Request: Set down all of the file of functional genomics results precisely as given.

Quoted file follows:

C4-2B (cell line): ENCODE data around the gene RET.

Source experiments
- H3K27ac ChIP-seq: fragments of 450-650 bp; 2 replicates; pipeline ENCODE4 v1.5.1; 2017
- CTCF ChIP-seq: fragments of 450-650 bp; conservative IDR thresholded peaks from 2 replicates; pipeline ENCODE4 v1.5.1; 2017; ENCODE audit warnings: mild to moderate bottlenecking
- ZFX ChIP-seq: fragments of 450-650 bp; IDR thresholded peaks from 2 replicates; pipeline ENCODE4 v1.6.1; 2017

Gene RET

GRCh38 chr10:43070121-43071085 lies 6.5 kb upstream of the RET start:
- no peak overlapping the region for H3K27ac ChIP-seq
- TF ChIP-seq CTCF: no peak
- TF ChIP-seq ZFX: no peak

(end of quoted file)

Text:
C4-2B (cell line): ENCODE data around the gene RET.

Source experiments
- H3K27ac ChIP-seq: fragments of 450-650 bp; 2 replicates; pipeline ENCODE4 v1.5.1; 2017
- CTCF ChIP-seq: fragments of 450-650 bp; conservative IDR thresholded peaks from 2 replicates; pipeline ENCODE4 v1.5.1; 2017; ENCODE audit warnings: mild to moderate bottlenecking
- ZFX ChIP-seq: fragments of 450-650 bp; IDR thresholded peaks from 2 replicates; pipeline ENCODE4 v1.6.1; 2017

Gene RET

GRCh38 chr10:43070121-43071085 lies 6.5 kb upstream of the RET start:
- no peak overlapping the region for H3K27ac ChIP-seq
- TF ChIP-seq CTCF: no peak
- TF ChIP-seq ZFX: no peak